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1st EV charging unit set for public

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Cambodia’s first publicly-available electric vehicle (EV) charging point at the Kingdom’s 50th Caltex filling station, on Tuesday. TRANSPORT MINISTRY

1st EV charging unit set for public

Chevron (Cambodia) Ltd, the local manager of the Caltex petroleum brand, on April 26 launched the Kingdom’s first publicly-available electric vehicle (EV) charging point, along with the southern Phnom Penh filling station where it is located.

The Caltex station – the 50th in Cambodia – is located on Prey Sar Road in Prakar village of Dangkor district’s Prey Sar commune, and comes amid the Kingdom’s increasing adoption of cars and EVs.

A spokesman for the Ministry of Public Works and Transport in mid-March affirmed the Kingdom’s commitment to boosting the use of electric cars and buses to 40 per cent, and motorcycle analogues to 70 per cent, by 2050, in accordance with the government’s long-term carbon-neutral development strategy.

Chevron Cambodia chairman Pongtorn Tangmanuswong said that April 26’s dual inauguration marked a “new phase of development” in the company’s services in the Kingdom, and that the filling station and singular EV charging point would aid the government in stimulating economic growth now and in the future.

Speaking at the inauguration ceremony, Minister of Public Works and Transport Sun Chanthol revealed that Caltex aims to open 50 additional filling stations “over the next three years”.

Chanthol lauded Chevron Cambodia for its investments in the Kingdom, which he said have aided socio-economic development over the past 20 years of doing business in the country.

The Ministry of Commerce’s business registry shows that Chevron Cambodia was incorporated on August 3, 1995, and lists an eastern Bangkok address for Pongtorn.

Chanthol stressed that Cambodians would be quicker to embrace electric motorcycles, auto-rickshaws and other vehicles as the infrastructure network expands nationwide and the benefits of EVs become better known.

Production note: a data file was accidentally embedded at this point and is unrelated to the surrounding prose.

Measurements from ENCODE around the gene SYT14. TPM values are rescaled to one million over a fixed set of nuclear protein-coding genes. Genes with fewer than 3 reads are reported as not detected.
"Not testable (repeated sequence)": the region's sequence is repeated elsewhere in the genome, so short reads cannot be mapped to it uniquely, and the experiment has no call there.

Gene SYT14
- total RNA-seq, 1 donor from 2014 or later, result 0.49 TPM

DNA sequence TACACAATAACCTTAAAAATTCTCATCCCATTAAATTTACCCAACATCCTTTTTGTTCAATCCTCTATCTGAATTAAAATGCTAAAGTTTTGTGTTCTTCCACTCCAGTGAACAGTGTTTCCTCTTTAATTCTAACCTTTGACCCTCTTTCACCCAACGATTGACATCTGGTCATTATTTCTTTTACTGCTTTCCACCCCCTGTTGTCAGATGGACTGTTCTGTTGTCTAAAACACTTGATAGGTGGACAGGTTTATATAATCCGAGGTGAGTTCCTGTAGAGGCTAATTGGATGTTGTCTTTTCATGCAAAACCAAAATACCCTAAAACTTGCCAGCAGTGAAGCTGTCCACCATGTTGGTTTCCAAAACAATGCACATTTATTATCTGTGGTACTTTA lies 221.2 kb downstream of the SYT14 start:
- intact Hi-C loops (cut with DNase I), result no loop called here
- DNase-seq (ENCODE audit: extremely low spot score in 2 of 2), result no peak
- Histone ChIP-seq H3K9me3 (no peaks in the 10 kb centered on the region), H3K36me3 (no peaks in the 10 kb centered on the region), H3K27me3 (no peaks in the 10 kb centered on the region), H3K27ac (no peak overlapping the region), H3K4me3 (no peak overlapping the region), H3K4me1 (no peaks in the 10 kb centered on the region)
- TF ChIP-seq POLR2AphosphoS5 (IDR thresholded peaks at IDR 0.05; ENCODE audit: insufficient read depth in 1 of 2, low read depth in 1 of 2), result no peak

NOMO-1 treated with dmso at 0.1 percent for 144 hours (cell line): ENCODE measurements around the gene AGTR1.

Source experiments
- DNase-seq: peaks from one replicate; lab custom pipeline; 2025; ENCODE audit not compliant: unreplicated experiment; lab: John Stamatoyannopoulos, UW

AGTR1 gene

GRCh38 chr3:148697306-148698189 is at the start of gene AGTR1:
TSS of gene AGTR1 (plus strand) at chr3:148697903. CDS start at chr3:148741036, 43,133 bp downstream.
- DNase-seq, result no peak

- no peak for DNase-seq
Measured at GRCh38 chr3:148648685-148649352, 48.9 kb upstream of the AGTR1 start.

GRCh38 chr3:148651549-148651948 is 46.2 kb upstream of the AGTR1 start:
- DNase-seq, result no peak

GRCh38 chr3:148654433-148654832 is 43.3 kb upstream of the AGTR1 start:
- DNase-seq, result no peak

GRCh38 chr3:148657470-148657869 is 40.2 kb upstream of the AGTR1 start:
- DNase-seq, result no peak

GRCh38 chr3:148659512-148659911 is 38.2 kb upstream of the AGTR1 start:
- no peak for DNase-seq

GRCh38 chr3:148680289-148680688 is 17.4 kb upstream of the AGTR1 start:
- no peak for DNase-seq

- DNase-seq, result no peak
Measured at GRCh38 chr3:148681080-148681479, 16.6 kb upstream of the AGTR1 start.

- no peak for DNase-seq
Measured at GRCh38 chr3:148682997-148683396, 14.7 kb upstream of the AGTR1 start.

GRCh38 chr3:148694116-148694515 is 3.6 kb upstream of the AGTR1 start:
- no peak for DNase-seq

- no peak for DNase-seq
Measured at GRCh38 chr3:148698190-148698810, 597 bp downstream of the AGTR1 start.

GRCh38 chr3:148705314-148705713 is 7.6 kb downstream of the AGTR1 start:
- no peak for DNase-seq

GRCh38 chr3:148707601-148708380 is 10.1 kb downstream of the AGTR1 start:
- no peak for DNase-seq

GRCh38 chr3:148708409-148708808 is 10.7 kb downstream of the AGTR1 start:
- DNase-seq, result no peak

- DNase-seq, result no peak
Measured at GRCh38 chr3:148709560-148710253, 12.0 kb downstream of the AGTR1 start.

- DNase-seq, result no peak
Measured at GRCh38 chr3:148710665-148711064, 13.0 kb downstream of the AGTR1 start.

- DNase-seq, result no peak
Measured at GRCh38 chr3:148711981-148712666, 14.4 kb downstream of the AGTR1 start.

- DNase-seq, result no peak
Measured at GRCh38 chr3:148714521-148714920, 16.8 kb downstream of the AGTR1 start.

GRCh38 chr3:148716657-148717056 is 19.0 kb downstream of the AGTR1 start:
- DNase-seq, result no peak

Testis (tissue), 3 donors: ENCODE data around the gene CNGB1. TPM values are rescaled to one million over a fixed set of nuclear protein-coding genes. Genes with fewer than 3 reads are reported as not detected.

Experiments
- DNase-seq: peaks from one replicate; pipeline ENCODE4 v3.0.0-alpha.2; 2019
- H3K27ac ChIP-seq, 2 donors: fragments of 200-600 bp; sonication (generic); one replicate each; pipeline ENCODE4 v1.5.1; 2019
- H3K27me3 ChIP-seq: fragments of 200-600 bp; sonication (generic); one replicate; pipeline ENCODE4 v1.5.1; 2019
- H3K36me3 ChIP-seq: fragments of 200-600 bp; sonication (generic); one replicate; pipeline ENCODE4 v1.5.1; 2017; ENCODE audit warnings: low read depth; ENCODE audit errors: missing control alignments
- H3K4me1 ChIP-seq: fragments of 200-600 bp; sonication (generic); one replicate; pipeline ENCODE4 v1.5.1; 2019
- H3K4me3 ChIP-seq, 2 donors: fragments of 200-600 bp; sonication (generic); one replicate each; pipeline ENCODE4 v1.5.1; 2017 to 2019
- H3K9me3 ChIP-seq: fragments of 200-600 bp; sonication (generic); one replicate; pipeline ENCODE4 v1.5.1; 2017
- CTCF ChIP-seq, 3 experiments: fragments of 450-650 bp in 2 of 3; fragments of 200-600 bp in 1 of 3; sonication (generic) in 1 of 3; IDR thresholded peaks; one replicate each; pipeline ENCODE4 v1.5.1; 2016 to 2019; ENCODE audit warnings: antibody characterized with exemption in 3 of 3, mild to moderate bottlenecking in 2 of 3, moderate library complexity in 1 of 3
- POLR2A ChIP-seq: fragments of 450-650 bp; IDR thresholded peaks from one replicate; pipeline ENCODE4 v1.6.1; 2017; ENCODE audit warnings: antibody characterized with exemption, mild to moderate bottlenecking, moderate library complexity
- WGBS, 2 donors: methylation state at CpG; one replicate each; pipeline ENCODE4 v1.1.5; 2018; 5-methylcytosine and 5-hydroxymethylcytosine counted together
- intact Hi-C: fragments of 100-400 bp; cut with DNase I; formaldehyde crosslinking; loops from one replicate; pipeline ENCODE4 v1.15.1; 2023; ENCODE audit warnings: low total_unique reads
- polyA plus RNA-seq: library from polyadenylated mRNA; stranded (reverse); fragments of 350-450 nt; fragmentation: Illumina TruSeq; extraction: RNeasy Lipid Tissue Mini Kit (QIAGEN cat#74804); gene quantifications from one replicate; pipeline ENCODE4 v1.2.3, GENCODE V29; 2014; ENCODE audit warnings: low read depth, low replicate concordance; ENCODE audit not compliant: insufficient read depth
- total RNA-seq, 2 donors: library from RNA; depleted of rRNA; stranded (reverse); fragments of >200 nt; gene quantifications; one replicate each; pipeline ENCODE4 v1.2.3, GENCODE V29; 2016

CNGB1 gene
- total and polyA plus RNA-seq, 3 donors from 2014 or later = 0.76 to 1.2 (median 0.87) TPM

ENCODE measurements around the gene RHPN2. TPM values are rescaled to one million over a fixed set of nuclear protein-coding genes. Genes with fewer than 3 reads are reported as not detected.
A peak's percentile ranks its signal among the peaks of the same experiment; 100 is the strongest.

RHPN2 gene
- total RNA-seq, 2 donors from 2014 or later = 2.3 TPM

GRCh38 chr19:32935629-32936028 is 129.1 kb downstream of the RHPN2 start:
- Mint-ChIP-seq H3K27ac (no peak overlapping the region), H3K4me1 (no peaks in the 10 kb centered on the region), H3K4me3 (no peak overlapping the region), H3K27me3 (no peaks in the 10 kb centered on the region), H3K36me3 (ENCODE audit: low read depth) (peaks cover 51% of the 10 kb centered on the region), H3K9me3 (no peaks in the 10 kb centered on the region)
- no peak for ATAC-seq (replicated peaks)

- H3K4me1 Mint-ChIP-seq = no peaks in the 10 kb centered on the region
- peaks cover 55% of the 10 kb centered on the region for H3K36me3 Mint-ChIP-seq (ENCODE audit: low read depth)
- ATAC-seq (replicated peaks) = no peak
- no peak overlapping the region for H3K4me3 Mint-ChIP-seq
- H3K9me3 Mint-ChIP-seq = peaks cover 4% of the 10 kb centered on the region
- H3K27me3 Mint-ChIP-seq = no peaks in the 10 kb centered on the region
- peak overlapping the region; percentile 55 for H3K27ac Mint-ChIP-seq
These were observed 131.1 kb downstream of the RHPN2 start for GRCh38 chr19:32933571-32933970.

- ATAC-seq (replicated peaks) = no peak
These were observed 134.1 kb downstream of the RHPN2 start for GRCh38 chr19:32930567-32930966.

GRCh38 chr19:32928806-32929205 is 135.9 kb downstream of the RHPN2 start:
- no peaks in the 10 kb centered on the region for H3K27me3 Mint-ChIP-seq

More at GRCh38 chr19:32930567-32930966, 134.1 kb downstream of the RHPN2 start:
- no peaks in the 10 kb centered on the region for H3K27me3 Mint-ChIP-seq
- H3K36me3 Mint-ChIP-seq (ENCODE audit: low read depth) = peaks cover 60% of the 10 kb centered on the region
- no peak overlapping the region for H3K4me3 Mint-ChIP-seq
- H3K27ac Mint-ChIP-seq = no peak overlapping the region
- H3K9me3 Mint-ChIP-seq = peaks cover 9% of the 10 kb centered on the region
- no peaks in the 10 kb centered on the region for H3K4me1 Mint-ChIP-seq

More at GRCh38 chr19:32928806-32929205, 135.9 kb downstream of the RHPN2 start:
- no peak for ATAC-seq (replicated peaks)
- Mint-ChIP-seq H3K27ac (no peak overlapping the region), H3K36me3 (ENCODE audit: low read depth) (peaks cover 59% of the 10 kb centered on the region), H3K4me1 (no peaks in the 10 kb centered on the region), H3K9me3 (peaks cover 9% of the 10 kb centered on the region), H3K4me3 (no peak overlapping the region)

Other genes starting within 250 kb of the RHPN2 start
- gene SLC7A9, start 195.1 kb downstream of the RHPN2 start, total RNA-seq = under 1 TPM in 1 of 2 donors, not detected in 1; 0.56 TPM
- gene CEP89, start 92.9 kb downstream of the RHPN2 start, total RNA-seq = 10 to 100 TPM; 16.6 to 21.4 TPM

“Using EVs wouldn’t pollute the environment, neither in Cambodia nor around the world, and of note, [fuel] costs would be three times cheaper than petrol. In addition, EV adoption is in line with Cambodia’s commitment to reducing CO2 pollution to 27 per cent by 2030 and to zero by 2050,” he said.

The minister contended that EV adoption and associated investments in Cambodia would be further fuelled by import prices that he said are “about 50 per cent” of the corresponding rates for petrol vehicles. He noted that 47 EVs were registered nationally in the first quarter of this year, compared to just seven during the same period in 2021.

To promote the use of EVs, the public works ministry worked with EnergyLab and Germany’s Deutsche Gesellschaft fur Internationale Zusammenarbeit GmbH (GIZ) to set up a display of electric cars and motorcycles at the ministry’s car park, Chanthol said.

Additionally, the first EV charging point, provided by the UN Development Programme (UNDP) was inaugurated at the ministry on March 26, he said, adding that the ministry is set to inaugurate a second kiosk in Sihanoukville on April 27 – also provided by the UN agency.

US ambassador to Cambodia Patrick Murphy through an interpreter said the launch of the charging point was “a good sign” for the Kingdom to move towards more widespread EV usage.

He lauded Cambodia for its “great market and economic growth potential” and sizeable population, particularly of young people, all of which he said have prompted the US and its companies to bring “good quality, good services and standards” to the Kingdom.

“Cambodia is a country with a good investment climate that hosts importing companies such as Coca-Cola, Ford – which has a factory in Pursat province – Starbucks and others,” Murphy said, according to the interpreter.

“All of these represent progress.”

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